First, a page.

Wednesday, 19 June 2013


Rational or what?

I rarely applaud much at events, and often not at all.

There is no great principle at work here. Simply, I have always understood that one claps the hands together to signal appreciation, pleasure, perhaps agreement, in order to convey one's feelings to the performer, and does so in proportion to how strongly one feels. How long this is continued, I have understood, indicates the degree of one's appreciation.

I never applaud films or other recorded performances because the feedback element is absent. And I was not brought up to applaud professional or academic presentations – as just not appropriate to such occasions, except perhaps in the case of personal tributes.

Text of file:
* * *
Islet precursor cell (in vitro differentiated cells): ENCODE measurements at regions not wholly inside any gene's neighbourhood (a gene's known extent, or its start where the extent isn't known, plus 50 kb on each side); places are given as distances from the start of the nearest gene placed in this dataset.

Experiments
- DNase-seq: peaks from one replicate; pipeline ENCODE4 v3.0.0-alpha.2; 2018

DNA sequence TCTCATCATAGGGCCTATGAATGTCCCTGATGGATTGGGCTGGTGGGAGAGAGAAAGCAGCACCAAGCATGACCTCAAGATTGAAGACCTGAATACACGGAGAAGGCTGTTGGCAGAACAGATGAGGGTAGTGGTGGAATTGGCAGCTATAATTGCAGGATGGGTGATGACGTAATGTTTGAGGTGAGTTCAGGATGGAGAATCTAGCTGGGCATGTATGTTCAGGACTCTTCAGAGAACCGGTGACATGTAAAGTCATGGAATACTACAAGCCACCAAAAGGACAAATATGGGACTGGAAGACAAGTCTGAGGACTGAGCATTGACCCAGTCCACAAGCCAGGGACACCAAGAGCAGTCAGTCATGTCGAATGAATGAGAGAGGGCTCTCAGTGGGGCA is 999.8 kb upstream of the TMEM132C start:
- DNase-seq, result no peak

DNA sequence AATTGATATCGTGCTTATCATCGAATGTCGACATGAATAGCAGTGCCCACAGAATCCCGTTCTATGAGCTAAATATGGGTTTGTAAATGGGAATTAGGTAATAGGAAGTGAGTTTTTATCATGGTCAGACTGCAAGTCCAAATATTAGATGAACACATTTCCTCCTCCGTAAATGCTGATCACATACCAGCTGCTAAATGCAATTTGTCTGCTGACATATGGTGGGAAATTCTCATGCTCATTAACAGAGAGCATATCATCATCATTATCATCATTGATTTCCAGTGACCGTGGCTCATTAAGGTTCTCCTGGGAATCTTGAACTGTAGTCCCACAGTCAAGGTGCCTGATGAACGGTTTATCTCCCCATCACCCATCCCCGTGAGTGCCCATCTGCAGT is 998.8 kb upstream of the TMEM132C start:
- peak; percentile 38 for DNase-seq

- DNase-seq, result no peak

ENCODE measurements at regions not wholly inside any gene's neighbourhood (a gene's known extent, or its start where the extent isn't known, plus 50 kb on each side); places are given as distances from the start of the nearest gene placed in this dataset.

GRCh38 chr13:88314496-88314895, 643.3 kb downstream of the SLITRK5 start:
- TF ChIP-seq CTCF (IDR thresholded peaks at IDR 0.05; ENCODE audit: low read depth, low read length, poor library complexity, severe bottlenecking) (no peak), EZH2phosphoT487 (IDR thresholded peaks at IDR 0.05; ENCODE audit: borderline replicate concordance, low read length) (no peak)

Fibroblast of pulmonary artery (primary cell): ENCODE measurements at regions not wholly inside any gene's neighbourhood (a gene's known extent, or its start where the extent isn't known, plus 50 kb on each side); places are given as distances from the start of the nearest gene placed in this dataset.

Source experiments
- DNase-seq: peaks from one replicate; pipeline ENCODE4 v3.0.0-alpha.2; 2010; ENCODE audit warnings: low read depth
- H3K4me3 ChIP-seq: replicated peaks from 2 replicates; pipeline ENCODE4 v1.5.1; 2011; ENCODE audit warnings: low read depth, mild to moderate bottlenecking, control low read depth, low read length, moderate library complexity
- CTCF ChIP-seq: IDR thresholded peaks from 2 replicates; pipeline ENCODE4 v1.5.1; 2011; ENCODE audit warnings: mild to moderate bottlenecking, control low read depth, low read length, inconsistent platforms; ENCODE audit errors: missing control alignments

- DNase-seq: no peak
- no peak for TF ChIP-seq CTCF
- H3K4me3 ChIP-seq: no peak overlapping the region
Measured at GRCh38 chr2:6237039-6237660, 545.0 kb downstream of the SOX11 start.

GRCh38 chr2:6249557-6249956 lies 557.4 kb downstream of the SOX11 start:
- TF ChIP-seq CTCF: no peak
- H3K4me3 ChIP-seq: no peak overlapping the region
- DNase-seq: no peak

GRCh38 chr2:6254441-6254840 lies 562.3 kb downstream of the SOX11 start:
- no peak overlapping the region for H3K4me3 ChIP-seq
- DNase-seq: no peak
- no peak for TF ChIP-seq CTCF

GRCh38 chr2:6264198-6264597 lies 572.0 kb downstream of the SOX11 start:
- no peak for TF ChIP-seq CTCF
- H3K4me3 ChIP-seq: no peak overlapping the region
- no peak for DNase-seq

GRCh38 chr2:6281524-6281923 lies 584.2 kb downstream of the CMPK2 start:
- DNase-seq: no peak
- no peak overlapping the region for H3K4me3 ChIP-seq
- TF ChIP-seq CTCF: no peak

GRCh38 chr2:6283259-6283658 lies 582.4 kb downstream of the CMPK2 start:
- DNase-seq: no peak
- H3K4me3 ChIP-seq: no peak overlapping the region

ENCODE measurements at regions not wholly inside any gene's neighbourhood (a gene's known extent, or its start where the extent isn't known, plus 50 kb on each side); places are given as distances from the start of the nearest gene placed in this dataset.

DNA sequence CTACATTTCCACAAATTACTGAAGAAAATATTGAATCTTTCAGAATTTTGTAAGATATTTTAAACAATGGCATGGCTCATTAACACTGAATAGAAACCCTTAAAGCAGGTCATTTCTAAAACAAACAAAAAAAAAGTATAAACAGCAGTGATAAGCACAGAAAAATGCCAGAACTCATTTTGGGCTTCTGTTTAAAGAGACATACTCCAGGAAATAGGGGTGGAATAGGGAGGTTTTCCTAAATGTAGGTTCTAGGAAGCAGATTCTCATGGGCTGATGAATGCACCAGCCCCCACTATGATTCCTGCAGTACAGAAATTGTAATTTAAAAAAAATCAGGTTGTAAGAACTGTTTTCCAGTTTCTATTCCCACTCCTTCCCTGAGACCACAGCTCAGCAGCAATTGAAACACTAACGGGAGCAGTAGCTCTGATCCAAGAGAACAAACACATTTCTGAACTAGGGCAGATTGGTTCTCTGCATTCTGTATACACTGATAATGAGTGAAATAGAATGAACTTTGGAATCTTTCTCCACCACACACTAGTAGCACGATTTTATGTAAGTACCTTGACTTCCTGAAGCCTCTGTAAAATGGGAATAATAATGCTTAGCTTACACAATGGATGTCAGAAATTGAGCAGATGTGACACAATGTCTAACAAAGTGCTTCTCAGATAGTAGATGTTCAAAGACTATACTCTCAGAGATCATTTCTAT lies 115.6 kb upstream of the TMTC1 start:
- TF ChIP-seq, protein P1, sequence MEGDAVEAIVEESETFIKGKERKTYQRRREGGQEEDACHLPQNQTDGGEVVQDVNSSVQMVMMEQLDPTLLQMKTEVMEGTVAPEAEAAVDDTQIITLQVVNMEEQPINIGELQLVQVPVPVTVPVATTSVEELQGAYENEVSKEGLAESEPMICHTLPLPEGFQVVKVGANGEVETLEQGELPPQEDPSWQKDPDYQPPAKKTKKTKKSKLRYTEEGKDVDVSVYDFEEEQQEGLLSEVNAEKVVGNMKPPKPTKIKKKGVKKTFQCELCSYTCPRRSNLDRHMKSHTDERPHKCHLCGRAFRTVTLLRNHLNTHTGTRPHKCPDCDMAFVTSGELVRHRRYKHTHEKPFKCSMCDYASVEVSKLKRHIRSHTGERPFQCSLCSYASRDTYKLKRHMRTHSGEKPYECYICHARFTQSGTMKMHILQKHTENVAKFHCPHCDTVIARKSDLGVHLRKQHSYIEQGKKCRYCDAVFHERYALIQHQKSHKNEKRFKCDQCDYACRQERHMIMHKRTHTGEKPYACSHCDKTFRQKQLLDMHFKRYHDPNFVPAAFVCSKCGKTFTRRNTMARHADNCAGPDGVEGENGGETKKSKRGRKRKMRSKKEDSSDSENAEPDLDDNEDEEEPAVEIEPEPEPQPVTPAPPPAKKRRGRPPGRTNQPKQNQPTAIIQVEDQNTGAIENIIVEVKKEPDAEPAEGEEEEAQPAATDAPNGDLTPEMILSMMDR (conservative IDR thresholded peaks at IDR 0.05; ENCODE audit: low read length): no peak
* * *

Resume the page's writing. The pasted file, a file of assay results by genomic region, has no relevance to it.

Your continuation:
I realise that acting as I do in this respect may make me stand out, appear odd, or worse.

I am therefore pleased (cue for applause?) to wake this morning to BBC World Service's report of one of those jolly little social-psychological studies involving undergraduates:

Oh well, now for the morning's regular 'real news', like dirty doings in our world-famous National Health Service, dodgy bankers, Syria, the busy world of the 'international community', the economy, the weather etc.



Morelle, R. Clapping reveals applause is a 'social contagion', BBC News, 19 June
Includes nice onwards links, though the original report is not available on line, not yet anyway.

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